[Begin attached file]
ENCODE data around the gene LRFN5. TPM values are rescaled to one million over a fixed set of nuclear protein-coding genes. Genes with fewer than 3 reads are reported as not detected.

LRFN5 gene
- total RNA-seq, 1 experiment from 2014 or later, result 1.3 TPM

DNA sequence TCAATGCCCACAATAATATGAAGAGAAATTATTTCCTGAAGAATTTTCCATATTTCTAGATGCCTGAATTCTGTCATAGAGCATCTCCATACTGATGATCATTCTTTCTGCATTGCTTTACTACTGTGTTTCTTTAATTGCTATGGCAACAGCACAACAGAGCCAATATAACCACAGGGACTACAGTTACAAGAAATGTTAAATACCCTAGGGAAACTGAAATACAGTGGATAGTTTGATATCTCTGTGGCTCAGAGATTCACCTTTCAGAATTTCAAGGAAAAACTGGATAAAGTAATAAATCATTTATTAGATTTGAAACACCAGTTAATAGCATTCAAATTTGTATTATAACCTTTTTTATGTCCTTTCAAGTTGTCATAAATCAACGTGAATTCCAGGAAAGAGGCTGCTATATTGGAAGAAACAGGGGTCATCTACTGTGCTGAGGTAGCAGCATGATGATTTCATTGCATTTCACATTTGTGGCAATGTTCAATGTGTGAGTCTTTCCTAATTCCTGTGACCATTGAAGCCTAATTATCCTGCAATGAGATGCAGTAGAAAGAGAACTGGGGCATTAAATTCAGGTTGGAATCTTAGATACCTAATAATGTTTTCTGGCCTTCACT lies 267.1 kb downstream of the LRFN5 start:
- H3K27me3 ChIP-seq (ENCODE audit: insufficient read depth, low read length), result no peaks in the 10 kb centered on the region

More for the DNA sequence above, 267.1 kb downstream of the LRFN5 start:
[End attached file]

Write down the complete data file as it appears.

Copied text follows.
ENCODE data around the gene LRFN5. TPM values are rescaled to one million over a fixed set of nuclear protein-coding genes. Genes with fewer than 3 reads are reported as not detected.

LRFN5 gene
- total RNA-seq, 1 experiment from 2014 or later, result 1.3 TPM

DNA sequence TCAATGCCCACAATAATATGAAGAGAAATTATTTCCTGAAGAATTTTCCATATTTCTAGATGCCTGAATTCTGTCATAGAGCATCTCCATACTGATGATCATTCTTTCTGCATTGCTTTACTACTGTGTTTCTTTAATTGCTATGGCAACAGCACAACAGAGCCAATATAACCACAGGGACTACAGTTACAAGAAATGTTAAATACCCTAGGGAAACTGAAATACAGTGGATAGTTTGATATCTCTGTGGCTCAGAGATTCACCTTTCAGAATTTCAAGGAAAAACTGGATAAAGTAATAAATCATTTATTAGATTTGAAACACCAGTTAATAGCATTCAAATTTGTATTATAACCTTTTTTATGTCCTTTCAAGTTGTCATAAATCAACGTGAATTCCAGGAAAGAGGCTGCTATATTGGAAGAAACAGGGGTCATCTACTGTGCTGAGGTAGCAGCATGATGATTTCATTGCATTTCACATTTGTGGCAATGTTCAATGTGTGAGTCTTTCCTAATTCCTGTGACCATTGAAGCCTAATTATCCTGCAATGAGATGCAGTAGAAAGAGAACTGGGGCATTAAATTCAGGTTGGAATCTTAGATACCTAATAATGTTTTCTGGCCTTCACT lies 267.1 kb downstream of the LRFN5 start:
- H3K27me3 ChIP-seq (ENCODE audit: insufficient read depth, low read length), result no peaks in the 10 kb centered on the region

More for the DNA sequence above, 267.1 kb downstream of the LRFN5 start: